Monday, May 29, 2017

How to know what light level you have for plants in your home

How do you know what type of light you have in a room? It's important you think about this before choosing a plant. Too low or too high a light level can result in poor growth at best, a dead plant at worst. But how do you know what light level you have? Well, here's an easy way to figure it out.

Think of each room as a rectangle. The front third or so closest to the window is going to get the most light. If you can sit in this area of the room for a good few hours of the day and read easily without turning on any overhead lights, if you almost want to draw the curtains a bit sometimes because it's just too bright, then this is your zone of high, good quality light.

Plants that will do well here are succulents and cacti, and anything blooming such as orchids and azaleas. Keep in mind that some plants don't like to get scorched by direct sun, so  don't want to be right up against the window in this space.

The next zone is the middle third or so. In this space you can read pretty well if the sun is coming directly in the room, and in general you can sit here without feeling you need the overhead lights or a lamp on in the middle of the day. You don't ever feel the sun is too strong or too bright here though. This is your zone of medium light. Plants that do well here are ones that are used to growing in filtered light, such as under the canopy of trees. Ferns, ivy and airplants are three types that need this good light that isn't too overpowering. They tend to be plants that like to be kept moderately moist and not dry out so be careful to monitor the soil moisture well.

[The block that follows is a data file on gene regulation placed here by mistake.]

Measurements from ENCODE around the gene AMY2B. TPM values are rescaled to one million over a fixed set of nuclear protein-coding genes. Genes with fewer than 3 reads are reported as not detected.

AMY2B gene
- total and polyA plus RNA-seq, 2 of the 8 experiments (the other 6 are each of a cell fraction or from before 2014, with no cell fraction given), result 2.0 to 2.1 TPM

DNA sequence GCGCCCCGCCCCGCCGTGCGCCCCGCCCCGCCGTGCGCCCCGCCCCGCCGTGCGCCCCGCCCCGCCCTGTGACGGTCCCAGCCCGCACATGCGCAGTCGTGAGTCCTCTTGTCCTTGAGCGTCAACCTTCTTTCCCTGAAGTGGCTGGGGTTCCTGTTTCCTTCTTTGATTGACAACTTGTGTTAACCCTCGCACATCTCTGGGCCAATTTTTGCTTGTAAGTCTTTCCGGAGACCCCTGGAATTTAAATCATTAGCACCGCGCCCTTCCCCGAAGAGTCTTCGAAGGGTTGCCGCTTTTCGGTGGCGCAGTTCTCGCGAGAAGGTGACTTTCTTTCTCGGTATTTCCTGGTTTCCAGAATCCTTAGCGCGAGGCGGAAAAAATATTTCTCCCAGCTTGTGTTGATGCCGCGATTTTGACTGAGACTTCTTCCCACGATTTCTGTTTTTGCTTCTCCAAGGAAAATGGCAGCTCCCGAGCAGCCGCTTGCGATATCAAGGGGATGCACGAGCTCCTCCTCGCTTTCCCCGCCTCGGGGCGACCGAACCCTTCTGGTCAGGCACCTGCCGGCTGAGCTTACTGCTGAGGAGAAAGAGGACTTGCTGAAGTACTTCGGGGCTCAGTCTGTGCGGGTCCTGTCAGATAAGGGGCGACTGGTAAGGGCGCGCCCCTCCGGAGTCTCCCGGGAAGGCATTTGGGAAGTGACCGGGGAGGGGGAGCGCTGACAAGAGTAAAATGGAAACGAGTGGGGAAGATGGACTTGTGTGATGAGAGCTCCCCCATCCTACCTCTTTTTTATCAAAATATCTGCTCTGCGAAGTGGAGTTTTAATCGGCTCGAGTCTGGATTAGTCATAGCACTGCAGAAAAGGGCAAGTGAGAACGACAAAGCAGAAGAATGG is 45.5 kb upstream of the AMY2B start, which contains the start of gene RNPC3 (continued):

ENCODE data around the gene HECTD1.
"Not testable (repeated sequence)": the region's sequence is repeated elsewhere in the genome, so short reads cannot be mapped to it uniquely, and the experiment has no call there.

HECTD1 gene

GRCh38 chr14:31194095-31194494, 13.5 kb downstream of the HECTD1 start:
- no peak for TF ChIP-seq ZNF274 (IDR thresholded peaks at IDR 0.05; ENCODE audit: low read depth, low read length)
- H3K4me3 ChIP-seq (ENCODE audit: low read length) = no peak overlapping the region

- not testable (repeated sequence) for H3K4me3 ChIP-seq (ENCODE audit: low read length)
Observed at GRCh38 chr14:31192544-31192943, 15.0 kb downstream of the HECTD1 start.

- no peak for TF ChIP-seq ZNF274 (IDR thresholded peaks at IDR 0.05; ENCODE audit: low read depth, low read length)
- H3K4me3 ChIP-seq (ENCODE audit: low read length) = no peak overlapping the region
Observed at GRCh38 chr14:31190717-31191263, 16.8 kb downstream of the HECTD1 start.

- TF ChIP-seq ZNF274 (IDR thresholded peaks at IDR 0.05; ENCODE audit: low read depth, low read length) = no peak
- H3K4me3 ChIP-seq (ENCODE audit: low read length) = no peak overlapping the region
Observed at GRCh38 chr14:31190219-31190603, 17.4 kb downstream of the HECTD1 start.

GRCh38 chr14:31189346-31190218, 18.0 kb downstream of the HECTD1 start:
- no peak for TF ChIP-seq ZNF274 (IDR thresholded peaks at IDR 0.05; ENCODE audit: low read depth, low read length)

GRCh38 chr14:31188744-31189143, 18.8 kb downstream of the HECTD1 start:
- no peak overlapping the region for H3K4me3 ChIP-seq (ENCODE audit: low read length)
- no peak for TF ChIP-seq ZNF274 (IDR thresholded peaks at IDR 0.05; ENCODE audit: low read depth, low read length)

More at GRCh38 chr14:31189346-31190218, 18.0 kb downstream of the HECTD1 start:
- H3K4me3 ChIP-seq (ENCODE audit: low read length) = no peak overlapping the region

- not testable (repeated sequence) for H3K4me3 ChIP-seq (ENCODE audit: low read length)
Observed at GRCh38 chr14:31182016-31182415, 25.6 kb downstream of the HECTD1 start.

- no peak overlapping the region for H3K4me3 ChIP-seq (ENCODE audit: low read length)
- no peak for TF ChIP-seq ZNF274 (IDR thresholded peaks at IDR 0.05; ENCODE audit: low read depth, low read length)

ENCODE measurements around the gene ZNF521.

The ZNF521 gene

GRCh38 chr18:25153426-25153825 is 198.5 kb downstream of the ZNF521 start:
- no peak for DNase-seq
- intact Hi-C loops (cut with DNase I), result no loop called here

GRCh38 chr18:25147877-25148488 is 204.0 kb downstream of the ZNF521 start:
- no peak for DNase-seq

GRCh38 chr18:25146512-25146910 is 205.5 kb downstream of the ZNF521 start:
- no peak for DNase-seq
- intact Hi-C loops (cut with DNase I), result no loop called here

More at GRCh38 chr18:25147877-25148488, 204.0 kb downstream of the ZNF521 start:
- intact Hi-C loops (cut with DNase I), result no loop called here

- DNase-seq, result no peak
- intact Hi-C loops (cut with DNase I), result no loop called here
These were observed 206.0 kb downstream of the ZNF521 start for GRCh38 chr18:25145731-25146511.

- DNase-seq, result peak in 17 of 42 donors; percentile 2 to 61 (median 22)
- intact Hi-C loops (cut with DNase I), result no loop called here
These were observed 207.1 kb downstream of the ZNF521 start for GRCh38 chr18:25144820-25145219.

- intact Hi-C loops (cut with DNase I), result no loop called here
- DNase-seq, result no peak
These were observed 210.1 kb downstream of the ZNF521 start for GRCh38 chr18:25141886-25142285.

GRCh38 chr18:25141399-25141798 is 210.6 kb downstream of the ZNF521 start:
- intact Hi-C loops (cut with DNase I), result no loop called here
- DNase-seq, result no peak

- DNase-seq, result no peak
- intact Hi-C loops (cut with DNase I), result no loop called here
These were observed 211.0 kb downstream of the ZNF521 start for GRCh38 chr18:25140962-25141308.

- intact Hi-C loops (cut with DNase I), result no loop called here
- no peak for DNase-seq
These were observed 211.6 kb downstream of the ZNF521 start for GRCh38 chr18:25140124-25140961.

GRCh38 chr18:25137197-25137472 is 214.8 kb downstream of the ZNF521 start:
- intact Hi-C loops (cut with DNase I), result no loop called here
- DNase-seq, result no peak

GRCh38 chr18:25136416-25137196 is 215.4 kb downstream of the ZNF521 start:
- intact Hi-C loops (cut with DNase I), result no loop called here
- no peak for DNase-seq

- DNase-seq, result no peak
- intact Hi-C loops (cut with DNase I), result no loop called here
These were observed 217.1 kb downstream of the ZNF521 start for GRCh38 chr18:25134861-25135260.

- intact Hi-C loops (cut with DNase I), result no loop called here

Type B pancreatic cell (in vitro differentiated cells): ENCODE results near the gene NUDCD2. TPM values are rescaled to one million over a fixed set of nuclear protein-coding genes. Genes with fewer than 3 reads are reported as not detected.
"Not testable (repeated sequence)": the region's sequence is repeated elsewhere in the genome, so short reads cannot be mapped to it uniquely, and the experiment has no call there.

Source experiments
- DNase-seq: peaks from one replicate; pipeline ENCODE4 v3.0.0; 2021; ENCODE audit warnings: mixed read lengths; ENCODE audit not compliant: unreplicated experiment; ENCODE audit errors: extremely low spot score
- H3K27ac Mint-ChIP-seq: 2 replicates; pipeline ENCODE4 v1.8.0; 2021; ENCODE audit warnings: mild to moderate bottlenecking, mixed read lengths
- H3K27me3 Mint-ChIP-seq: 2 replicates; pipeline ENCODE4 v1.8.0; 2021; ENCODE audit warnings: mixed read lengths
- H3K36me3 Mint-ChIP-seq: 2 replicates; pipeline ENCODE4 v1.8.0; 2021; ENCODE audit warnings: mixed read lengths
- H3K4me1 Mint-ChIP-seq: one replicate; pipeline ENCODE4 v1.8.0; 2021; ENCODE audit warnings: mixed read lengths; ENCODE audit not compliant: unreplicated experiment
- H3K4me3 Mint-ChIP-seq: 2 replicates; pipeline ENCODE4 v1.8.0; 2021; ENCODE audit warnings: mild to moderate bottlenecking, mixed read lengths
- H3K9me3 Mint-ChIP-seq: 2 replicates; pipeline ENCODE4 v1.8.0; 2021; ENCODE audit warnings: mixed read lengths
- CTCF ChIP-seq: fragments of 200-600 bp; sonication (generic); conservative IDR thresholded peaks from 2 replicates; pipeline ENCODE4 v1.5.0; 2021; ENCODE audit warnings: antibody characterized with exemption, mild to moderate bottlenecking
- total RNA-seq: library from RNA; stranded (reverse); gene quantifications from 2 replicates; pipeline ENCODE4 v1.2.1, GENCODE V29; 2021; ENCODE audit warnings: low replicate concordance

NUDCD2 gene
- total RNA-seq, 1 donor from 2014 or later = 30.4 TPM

The back third of the room, furthest from the window, is the section with the lowest light. If you sit here in the daytime you can't really read a book without turning on a lamp. It feels too dark during the day to be here without some supplemental light. This is the low light zone. There aren't many plants that do well here, ZZ plants, Sansiveras and pothos are three that can handle lower light well. In general plants that live in low light don't use up water as quickly so be careful not to let them get too wet, wait a little between waterings.

And, if you are in a room that has no window at all, so you have to turn on overhead light just to be in there, then  that's a no-light zone. Plants aren't going to live well there, lamps and overhead lights just don't give off the right spectrum of light. Your best bet is to either buy a special grow light or do as I do and have a low light tolerant plant there for a while, but replace it after a few months once it starts to do poorly.

But wait, most importantly you need to consider each room carefully to determine if your highest light there is actually high light or not. Just because you have a window at one end, that doesn't make the area by it automatically a high light zone. If you can't sit and read easily without turning on a lamp during most of the day, then you aren't in high light no matter how close you are to the window. My house is a good example of this- my main living space is a long thin rectangle with a big double glass sliding door at one end- you'd think that means high light, right? But it faces into a garden with a large maple tree that throws down full shade, and has an awning overhanging a small patio that shields the light even more. I can't comfortably sit and read in this space without a light on, it always feels a little too dark. So at best I have LOW light towards the window, and no light from the middle to the back. The only plants that do well here are the ZZ, pothos and Sansievera, and they need to be in the end nearest the window.

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